The news reports of the response that Tejaswi has been generating at his election rallies must definitely put a smile on his father's face, observes Asmita Bihari.
A Bihar election for the first time since the 1980s is without the might and mirth of that great champion of the lower castes, Lalu Prasad Yadav.
Bihar 2020 election rallies are a drab affair minus Lalu's chutzpah and quick wit.
Lalu endeared himself to the state's backward castes who had been ignored by upper caste politicians in the state. All that changed during his term as chief minister from 1990 to 1997 and then again under his wife Rabri Devi from 1997 to 2005.
There are innumerable stories of how Lalu would not think twice in stopping his convoy outside a hutment on the side of the road and sit with the family on the charpoy, just as someone would visit a relative.
His simplicity made countless Biharis think of him as one of their own.
Everything from his attire to the rustic language he spoke was something that could relate to and adored.
Even after becoming chief minister, he continued to stay at the staff quarters at the veterinary hospital -- where he had stayed earlier with his brother -- for sometime before he moved his large family to 1, Aney Marg, the CM's official residence.
A son of a Charwaha who had become chief minister he would not let post or the privileges that come with it form a bay between him and the Bihari people.
Everything Lalua, as he was fondly called, did was a rage.
The Lalua haircut. The Lalua beedi. The Lalua jokes. Even a Lalua Chalisa.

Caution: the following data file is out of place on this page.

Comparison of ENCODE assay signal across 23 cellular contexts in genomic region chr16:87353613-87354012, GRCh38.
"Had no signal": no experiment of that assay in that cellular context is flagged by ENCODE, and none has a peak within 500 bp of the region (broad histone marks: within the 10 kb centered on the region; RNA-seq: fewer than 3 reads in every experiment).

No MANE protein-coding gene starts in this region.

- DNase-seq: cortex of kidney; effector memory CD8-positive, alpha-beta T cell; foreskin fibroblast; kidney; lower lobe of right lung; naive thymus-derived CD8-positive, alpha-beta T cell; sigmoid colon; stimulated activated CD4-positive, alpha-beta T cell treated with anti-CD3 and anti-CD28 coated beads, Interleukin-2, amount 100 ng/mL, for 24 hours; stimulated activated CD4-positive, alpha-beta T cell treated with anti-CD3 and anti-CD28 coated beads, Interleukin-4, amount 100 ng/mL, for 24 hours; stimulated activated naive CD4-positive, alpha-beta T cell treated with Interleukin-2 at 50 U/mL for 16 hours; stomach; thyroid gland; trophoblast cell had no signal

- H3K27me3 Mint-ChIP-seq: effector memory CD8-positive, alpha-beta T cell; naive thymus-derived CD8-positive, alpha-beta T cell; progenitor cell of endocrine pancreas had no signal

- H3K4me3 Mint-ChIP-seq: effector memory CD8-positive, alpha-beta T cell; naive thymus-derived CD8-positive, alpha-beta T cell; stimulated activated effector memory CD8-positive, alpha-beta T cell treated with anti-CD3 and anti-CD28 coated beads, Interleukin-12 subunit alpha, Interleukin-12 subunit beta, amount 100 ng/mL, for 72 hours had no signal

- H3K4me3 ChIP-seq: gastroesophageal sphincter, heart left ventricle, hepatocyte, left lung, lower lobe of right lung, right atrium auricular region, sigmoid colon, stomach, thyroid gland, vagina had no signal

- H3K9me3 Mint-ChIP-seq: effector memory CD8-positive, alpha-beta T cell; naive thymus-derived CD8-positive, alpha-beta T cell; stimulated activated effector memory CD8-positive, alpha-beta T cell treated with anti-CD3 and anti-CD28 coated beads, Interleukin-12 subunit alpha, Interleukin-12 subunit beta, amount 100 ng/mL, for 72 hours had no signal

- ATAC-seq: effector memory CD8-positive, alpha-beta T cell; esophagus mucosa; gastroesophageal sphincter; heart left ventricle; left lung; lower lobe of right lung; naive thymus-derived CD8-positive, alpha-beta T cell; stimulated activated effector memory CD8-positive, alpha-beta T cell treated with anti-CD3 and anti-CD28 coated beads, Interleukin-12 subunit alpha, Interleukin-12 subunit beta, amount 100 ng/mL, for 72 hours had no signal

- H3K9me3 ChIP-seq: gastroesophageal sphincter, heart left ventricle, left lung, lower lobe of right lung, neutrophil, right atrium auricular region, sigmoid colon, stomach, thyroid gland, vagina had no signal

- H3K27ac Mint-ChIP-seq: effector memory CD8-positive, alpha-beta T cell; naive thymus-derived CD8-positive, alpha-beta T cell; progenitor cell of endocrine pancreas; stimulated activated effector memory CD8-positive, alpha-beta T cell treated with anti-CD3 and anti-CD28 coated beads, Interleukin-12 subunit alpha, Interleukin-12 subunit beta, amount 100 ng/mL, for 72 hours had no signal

This was at the peak of his Lalu popularity.
Before the hero of the masses became embroiled in a slew of corruption cases, was convicted and sentenced to a prison term.
Languishing in the prison hospital in Ranchi in neighbouring Jharkhand, Lalu must be restless, missing out on the election campaign, a most important test for his younger son Tejashwi.
The outcome of the Bihar 2020 election will in a sense decide the political fate of the Lalu Prasad Yadav clan.
A family that has endured several setbacks since Narendra Damodardas Modi and his party came to power at the Centre and via the back door in Bihar in July 2017.
It was Lalu, remember, who had halted then BJP supremo Lal Kishenchand Advani's Rath Yatra to Ayodhya in Samastipur in September 1990.
Like the Congress, its partner in the Mahagathbandan, Lalu's RJD is one of those rare Indian political parties who has refused to play footsie with the BJP.
Lalu -- who breathes politics 24x7 -- must be aware of all that is going on in the lead-up to the election.
He would have loved to be there beside his son, giving him precious pearls of wisdom.
But the news reports of the response that Tejaswi has been generating at his election rallies must definitely put a smile on his father's face.
And perhaps even a hopeful song on his lips.
Lalu may not have encountered Kenny Rogers's music, but never has the late country singer's words rang more true in the electoral battlefield of Bihar:
Promise me, son, not to do the things I've done
Walk away from trouble if you can
Asmita Bihari is a non resident Bihari.
You can read his earier columns here.
Feature Presentation: Aslam Hunani/Rediff.com